In challenging times, how can brands stay ahead in the world’s largest luxury market? That was the question posed at our Luxury Conversation talk, held at Harrods, London, on the 7th of February in front of an invitation-only audience of senior figures at leading global brands, groups and media.
Challenging times globally – exciting times in China
As some grab headlines and even try to scapegoat their own sales failings on China, we prefer to look at the facts of luxury sales in 2018 remaining strong, with the country a bright spot for brands globally.
Certain industries tell the story well – looking at auto, you may read that in the mass market, sales are down, while focusing on premium/luxury cars, sales are still rising as China’s consumers experience a lifestyle upgrade. Audi was up 10.9% YOY, McLaren rose 122.5%, while Mercedes say that have to design cars to Chinese tastes and China remains the number one market for Porsche.
In hospitality, we recently wrote about the epic hotel construction pipeline as brands continue to invest in China to cater for booming domestic luxury travel.
So amongst the recognised challenges in the global economy, it’s still exciting times for luxury in China. the opportunity has not dissipated – looking at overall outbound traveller numbers, Chinese travellers increased by 13.5% with their spending increasing by 12.3% YOY, according to the World Travel and Tourism Council. By 2020, that number will continue rising at pace.
The trends brands must know
At the London talk, we focused on the major trends sweeping luxury in 2019. Some of the highlights looked at new definitions of luxury, specialised platforms beyond WeChat, fresh ways to work with influencers and how to make smarter connections to the consumer.
New definitions of luxury
Of the diverse new trends seen as luxury by the affluent consumer, eco-consciousness – along with the related health & wellness aspect – shows that it will only continue to rise. Referencing our recent China Insight Report, we can see that green is the new gold for luxury Chinese consumers.
Specialised platforms beyond WeChat
A robust WeChat strategy is the foundation of success for marketing in China. Yet there are new platforms which, if not employed smartly, could mean missing out on capturing millions of target consumers. For beauty, Xiaohongshu presents an ideal platform, while in travel, Fliggy was chosen by the respondents to our survey as being their favourite app for browsing and buying.
Fresh ways to work with Chinese influencers
KOLs in China still present an amazing opportunity, even if the tactic has suffered from a recent bubble effect. Finding, vetting, authenticating and working successfully with KOLs has become a challenge for brands to overcome – yet with social selling more developed in China than in other markets, it’s a challenge that has to be tackled.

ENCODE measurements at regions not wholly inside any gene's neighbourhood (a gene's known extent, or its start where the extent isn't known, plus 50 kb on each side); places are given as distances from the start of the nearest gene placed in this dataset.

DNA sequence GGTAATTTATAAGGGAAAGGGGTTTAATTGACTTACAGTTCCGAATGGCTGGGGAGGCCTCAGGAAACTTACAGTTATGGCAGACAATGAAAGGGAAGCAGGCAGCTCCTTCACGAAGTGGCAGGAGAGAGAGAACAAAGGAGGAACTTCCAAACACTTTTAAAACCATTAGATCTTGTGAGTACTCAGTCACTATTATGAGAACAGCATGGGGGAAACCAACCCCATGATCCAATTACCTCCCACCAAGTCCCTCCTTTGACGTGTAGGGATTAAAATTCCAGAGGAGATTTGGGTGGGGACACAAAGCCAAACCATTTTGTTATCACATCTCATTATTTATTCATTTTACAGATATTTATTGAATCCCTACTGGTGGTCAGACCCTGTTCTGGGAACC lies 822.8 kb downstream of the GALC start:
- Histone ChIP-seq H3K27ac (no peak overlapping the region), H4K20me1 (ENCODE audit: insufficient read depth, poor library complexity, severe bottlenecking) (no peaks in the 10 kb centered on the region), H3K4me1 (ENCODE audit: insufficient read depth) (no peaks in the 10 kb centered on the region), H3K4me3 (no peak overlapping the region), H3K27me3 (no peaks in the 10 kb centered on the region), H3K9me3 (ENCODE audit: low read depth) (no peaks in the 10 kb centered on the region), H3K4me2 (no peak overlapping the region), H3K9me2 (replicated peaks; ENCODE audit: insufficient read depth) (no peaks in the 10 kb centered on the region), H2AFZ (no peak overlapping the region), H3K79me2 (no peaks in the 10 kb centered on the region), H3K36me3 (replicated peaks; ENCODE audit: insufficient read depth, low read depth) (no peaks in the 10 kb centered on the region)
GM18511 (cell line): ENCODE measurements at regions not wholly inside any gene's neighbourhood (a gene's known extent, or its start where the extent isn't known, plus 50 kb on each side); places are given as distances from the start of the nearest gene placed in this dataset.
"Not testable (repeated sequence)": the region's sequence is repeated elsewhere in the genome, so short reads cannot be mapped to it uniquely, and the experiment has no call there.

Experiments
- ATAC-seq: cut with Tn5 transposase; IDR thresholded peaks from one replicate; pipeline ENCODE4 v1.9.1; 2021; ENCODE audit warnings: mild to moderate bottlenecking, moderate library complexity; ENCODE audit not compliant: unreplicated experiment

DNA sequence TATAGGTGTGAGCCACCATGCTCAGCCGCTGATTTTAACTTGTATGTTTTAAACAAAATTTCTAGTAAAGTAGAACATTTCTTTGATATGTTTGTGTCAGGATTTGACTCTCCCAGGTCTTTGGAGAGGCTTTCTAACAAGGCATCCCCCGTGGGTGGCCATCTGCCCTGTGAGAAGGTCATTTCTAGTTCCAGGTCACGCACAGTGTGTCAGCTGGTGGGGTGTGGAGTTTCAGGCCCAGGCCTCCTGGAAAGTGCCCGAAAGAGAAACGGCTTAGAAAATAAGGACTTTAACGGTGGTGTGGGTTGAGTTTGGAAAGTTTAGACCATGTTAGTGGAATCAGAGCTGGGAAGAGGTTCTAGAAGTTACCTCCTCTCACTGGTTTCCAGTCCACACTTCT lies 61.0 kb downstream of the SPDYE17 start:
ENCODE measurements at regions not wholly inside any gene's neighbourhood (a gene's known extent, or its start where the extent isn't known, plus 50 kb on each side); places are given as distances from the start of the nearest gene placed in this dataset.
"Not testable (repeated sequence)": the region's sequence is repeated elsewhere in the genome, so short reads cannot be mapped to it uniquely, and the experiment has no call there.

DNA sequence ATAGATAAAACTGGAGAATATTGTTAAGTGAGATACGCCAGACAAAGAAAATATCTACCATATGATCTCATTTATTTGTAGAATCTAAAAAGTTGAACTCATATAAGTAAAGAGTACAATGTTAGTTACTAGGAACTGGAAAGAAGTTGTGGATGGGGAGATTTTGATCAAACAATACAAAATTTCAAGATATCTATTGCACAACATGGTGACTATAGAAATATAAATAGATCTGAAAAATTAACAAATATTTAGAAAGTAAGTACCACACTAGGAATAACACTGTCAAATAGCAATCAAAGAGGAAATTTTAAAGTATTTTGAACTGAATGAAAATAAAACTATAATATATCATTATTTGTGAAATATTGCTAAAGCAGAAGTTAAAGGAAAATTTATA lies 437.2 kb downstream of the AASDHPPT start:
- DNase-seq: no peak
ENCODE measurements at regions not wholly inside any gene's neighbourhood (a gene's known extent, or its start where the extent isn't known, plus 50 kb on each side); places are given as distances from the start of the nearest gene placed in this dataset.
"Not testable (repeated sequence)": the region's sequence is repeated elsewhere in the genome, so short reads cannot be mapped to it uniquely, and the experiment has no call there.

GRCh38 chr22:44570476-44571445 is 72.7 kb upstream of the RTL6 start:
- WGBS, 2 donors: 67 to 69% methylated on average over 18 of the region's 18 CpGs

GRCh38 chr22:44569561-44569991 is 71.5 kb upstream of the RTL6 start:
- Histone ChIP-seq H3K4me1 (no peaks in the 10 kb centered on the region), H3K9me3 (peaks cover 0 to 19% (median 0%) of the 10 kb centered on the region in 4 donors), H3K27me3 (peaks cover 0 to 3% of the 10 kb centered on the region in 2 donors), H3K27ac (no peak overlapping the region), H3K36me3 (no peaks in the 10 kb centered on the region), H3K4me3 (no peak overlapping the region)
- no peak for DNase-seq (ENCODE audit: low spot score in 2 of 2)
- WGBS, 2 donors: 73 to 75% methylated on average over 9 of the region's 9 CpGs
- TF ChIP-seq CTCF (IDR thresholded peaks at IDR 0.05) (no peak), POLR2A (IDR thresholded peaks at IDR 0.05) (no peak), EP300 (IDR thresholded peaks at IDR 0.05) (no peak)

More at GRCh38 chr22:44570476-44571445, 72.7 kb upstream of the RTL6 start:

What are some fresh ways to find the rewards that KOL marketing can win? KOLs to LOLs: Don’t Laugh Out Loud – switch from looking for Key Opinion Leaders to Local Opinion Leaders. It’s already recognised guidance to work with a variety of smaller influencers rather than one big (expensive) KOL in China. Yet it’s not only about selecting those with a certain kind of WeChat, Weibo or Xiaohongshu following. Local Opinion Leaders means figures in culture – and subculture.
Graffitti artists may not post a ‘eyes look down to the right’ KOL pose on Weibo every day, but some have cultivated a strong following that strongly resonates with a younger audience. Peking Opera figures might not seem like the recognised version of a ‘KOL’, but as proven with Swire Hotels’ The House Collective campaign, My Story My House, culturally-relevant leaders relate and communicate with luxury Chinese consumers in a genuine way with obvious cultural linkage.
Smarter connections to the consumer
Leading international retail destinations understand that at the least, a business must offer Chinese customers Alipay and WeChat pay, and that WeChat mini programs allow for tailored guidance and functionality.
In China, use of personal devices is mobile, and WeChat is the internet. The major search engine in China is Baidu, yet it is rarely used and certainly not trusted; search functions within apps are the consumer’s choice.
A brand’s WeChat mini-program is its website, CRM, booking system, loyalty program app and more. It’s clear that a destination or resort, even outside of China, needs to have a strong digital and WeChat game. Among the strong importance for all things WeChat-related, over 60% of the respondents in our report even considered mobile-controlled lighting and in-room features as ‘very important’.
When hospitality brands talk about connectivity, they need to realise that Chinese guests already experience an absolute seamless connectivity in their daily lives already, and expect the same digital thread to be sewn as they visit highest-end overseas retail or travel venues.